Article

An epigenetic role for PRL-3 as a regulator of H3K9 methylation in colorectal cancer.

School of Basic Medical Sciences, Southern Medical University, Guangzhou, People's Republic of China.
Gut (Impact Factor: 13.32). 02/2012; DOI: 10.1136/gutjnl-2011-301059
Source: PubMed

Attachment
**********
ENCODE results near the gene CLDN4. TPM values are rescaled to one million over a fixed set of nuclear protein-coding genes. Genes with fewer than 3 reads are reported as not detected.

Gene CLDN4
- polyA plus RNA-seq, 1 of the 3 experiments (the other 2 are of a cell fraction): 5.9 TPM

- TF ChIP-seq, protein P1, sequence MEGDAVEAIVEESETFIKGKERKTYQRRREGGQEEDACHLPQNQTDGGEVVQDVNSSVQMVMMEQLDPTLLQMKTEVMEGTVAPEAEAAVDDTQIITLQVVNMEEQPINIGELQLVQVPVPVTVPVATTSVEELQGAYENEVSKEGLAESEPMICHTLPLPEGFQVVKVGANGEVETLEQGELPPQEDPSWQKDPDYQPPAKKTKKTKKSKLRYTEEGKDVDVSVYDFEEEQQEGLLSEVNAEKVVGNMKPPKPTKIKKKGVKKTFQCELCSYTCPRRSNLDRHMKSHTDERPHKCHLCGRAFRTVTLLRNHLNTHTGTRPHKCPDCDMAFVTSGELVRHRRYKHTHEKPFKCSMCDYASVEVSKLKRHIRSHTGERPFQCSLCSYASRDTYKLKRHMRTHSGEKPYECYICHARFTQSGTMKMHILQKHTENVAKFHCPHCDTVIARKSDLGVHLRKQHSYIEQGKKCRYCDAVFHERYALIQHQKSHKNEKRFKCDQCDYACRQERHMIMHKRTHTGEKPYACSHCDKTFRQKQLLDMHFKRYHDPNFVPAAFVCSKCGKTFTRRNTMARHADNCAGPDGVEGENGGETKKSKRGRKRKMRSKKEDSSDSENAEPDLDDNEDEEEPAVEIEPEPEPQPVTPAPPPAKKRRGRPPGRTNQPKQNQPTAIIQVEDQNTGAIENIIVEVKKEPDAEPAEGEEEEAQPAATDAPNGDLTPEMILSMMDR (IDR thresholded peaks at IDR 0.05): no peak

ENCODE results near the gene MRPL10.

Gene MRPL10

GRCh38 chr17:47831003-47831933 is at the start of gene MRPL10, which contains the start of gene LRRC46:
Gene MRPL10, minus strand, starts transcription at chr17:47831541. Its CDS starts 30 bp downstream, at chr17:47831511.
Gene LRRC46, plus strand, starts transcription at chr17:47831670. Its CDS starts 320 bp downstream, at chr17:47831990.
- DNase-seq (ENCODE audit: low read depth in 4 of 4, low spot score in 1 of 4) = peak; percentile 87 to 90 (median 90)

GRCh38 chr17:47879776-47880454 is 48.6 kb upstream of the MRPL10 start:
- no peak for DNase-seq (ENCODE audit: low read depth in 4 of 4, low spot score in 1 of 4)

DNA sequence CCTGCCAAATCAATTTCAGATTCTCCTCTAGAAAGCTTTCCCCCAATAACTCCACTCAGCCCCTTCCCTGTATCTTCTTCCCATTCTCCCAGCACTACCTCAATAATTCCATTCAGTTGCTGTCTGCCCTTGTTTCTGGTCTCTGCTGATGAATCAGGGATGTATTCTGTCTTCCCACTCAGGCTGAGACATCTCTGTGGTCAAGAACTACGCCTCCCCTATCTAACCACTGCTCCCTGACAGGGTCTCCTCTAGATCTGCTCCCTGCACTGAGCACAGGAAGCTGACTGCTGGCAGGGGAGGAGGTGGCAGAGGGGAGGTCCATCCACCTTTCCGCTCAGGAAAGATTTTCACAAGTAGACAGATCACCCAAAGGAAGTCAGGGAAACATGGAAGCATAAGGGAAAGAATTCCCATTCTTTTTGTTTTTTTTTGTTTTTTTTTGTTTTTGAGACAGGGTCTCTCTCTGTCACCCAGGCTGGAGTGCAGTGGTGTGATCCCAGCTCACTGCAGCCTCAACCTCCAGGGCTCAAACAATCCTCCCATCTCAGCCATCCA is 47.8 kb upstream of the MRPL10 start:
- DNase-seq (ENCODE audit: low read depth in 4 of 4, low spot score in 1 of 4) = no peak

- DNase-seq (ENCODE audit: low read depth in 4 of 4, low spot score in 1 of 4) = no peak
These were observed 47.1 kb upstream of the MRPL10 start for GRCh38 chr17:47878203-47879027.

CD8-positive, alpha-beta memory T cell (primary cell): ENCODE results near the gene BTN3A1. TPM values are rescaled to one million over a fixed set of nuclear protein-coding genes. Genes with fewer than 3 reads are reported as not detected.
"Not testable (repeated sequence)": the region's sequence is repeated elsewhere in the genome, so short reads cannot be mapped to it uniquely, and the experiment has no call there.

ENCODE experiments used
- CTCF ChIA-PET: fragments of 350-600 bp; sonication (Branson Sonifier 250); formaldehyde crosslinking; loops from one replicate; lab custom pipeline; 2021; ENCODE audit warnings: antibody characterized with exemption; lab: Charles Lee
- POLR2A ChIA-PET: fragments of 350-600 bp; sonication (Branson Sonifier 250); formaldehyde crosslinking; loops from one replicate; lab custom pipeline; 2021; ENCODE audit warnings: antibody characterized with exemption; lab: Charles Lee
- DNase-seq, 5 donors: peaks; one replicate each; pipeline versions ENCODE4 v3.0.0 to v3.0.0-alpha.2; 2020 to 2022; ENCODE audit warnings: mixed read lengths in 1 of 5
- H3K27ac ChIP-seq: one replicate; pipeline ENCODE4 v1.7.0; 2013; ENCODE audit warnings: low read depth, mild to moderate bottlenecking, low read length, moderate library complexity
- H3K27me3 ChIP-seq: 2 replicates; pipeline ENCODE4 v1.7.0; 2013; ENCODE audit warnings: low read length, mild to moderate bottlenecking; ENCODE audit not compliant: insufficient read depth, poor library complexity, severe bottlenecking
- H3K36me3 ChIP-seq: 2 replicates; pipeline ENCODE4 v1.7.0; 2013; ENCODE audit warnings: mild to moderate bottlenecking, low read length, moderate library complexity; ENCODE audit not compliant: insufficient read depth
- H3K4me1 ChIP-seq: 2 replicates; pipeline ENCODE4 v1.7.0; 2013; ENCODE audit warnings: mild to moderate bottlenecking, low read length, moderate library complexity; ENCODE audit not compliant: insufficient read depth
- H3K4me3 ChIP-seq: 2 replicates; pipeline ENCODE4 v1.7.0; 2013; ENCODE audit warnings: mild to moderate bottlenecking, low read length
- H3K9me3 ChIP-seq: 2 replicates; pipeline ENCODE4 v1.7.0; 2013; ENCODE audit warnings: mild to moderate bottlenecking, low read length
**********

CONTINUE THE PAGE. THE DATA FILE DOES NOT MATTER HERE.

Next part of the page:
ABSTRACT OBJECTIVE: This study investigated the epigenetic role of PRL-3, a key metastasis gene in colorectal cancer (CRC), as a regulator of histone demethylation and the functions of Jumonji domain-containing protein 1B (JMJD1B) and JMJD2B in the progression of CRC. METHODS: PRL-3-associated proteins were analysed using functional distribution and category enrichment analysis. Western blotting and immunofluorescence were used to detect nuclear PRL-3. The relationship between PRL-3 and JMJD1B or JMJD2B and the roles of JMJD1B, JMJD2B and PRL-3 in histone demethylation were determined after these proteins were knocked down using RNA interference. Case-control studies on JMJD1B and JMJD2B in patients with CRC were performed using immunohistochemical analysis. The in vitro functional effects of JMJD2B and JMJD1B were examined further. RESULTS: JMJD1B and JMJD2B, two histone demethylases, were enriched among PRL-3-associated proteins. Nuclear PRL-3 was observed in CRC cells and clinical samples of CRC. The expression of nuclear PRL-3 was increased in patients with CRC at more advanced Dukes' stages. PRL-3 was involved in the regulation of histone methylation by affecting the activities of JMJD1B and JMJD2B. A low expression of the JMJD1B protein was positively correlated with the lymph node status (p=0.032), Dukes' classification (p=0.008) and TNM staging (p=0.022) of patients with CRC. A high expression of JMJD2B was positively correlated with the lymph node status (p=0.03), Dukes' classification (p=0.036) and tumour invasion (p=0.003) of patients with CRC. A loss-of-function analysis confirmed that JMJD2B promoted the proliferation, colony formation and migration of human CRC cells. CONCLUSION: Our data reveal a new role for PRL-3 as a key regulator of histone demethylation. JMJD1B seems to be a candidate tumour suppressor and JMJD2B seems to be a potential oncoprotein in the development and progression of CRC.

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